In addition to that, our urban core desperately needs to work on connecting the different neighborhoods together. Maybe Uptown on its own doesn't have enough residents, but right next door you have Victory Park, Oak Lawn, and Knox, so just improve the connectivity amongst these neighborhoods and you drastically increase the potential traffic.

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Re: Uptown Dallas: McKinney/Boll Tower - 2614 McKinney Ave - (18 ST)

Postby lakewoodhobo » 27 Apr 2018 14:49

Without a master plan for Turtle Creek and development that actually engages that enormous and underused asset, Uptown will forever be known as the test kitchen for the Texas Donut.

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Re: Uptown Dallas: McKinney/Boll Tower - 2614 McKinney Ave - (18 ST)

Postby tanzoak » 28 Apr 2018 01:26

mcrdal15 wrote:NIMBY's in Uptown are trying to destroy the neighborhood's vibrancy. I completely understand the issues regarding the party scene; however, chasing away visitors and traffic isn't good for ANY business, including the good establishments. There's simply not enough people living in the neighborhood to sustain that vibrancy. Also, do you know if the city has relaxed or eliminated minimum parking requirements in Uptown? If they have, then that would certainly help to increase the neighborhood's population density.


Dallas zoning is unlike anywhere else and is really difficult to get a sold handle on because it's basically spot zoned into a million different PDs that all have their own rules. That said, roughly speaking, parking minimums in Uptown are 1.5/unit (though Skyhouse got ~1.34/unit), in Downtown, Deep Ellum, and Bishop Arts it's 1.0/unit, and elsewhere in Dallas it's 2.0/unit.

The 2.0/unit in most of Dallas is clearly a binding constraint, as developers always build to the exact minimum required. 2.0 is bad anywhere, but it's particularly egregious for places like Bryan/Baylor and West Dallas.

The couple of projects I've seen in Deep Ellum have like 1.2-1.4/unit, and I saw a downtown proposal with 1.1/unit. So the regulations in those neighborhoods aren't binding.

I'd bet Uptown has roughly the same parking demand as the low end of Deep Ellum, so maybe typically around 1.25/unit? Every household has a car, and 1/4 of them have two, which sounds about right. So the 1.5/unit requirements in Uptown seem like they're probably binding, but it's not a total game changer.

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Re: Uptown Dallas: McKinney/Boll Tower - 2614 McKinney Ave - (18 ST)

Postby tanzoak » 01 May 2018 22:25

I was curious about parking demand in these places, so I checked out some census data on the number of vehicles kept at home.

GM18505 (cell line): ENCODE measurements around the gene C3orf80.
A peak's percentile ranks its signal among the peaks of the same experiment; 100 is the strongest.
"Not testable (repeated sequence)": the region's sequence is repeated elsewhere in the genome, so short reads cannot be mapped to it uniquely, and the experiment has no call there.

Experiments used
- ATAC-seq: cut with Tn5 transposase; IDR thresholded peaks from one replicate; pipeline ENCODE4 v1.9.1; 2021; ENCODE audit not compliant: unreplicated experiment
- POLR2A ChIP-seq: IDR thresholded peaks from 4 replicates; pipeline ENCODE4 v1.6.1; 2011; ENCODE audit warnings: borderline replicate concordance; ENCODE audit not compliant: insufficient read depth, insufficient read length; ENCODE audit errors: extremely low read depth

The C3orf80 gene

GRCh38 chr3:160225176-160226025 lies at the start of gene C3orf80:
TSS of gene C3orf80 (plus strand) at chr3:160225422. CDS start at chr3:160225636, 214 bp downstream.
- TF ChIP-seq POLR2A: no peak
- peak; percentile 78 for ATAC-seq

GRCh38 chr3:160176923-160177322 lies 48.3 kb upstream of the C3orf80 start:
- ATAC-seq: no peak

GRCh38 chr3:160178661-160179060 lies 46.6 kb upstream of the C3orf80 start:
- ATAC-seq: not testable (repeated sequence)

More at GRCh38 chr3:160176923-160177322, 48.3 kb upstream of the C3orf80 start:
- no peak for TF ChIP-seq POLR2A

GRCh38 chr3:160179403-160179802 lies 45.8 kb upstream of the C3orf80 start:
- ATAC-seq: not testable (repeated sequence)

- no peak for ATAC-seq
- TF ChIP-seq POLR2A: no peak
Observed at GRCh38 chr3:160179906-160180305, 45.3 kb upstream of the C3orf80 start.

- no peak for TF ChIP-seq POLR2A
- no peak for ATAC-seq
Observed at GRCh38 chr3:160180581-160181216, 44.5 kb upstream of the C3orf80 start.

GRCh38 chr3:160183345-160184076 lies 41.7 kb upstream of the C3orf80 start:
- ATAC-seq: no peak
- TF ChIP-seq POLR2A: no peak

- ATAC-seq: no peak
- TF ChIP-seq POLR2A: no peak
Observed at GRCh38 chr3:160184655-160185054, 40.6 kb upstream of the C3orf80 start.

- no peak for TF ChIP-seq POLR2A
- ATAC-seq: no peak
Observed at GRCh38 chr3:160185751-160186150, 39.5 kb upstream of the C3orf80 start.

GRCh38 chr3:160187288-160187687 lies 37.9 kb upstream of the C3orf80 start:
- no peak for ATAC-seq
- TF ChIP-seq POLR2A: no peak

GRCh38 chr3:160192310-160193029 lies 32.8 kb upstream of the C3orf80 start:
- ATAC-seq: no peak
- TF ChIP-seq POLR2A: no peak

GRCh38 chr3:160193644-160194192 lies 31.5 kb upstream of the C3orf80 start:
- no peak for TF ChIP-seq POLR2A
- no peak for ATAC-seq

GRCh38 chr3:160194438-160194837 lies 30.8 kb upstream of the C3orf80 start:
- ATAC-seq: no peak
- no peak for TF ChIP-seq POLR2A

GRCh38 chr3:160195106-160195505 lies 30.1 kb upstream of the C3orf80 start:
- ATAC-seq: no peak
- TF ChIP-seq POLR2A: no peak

Uptown currently averages 1.42 cars per household. So the code requires providing more parking (1.5/unit) than Uptown residents actually use. Wasteful.

Old East Dallas currently averages 1.23 cars per household, while the code requires 2.0/unit. That's crazy.

The reason for the difference in the average number of cars between the neighborhoods is demographics ($45k median income in Old East Dallas v $100k in Uptown). That said, the new apartments being built in east Dallas are targeted at a less affluent demographic than those in Uptown.

To the extent that parking minimums have some validity, it's to ensure that the development provides as much parking as the residents would require if there was no parking provided, so that there's no spillover onto streets/garages. Requiring more than the average that is actually used is super dur.

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Re: Uptown Dallas: McKinney/Boll Tower - 2614 McKinney Ave - (18 ST)

Postby Tucy » 02 May 2018 10:59

tanzoak wrote:I was curious about parking demand in these places, so I checked out some census data on the number of vehicles kept at home.

Uptown currently averages 1.42 cars per household. So the code requires providing more parking (1.5/unit) than Uptown residents actually use. Wasteful.

To the extent that parking minimums have some validity, it's to ensure that the development provides as much parking as the residents would require if there was no parking provided, so that there's no spillover onto streets/garages. Requiring more than the average that is actually used is super dur.


Looks like they are right on target with the Uptown requirement. It's probably a good idea to have a few spaces available for visitors.

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Re: Uptown Dallas: McKinney/Boll Tower - 2614 McKinney Ave - (18 ST)

Postby mcrdal15 » 02 May 2018 11:50

Tucy wrote: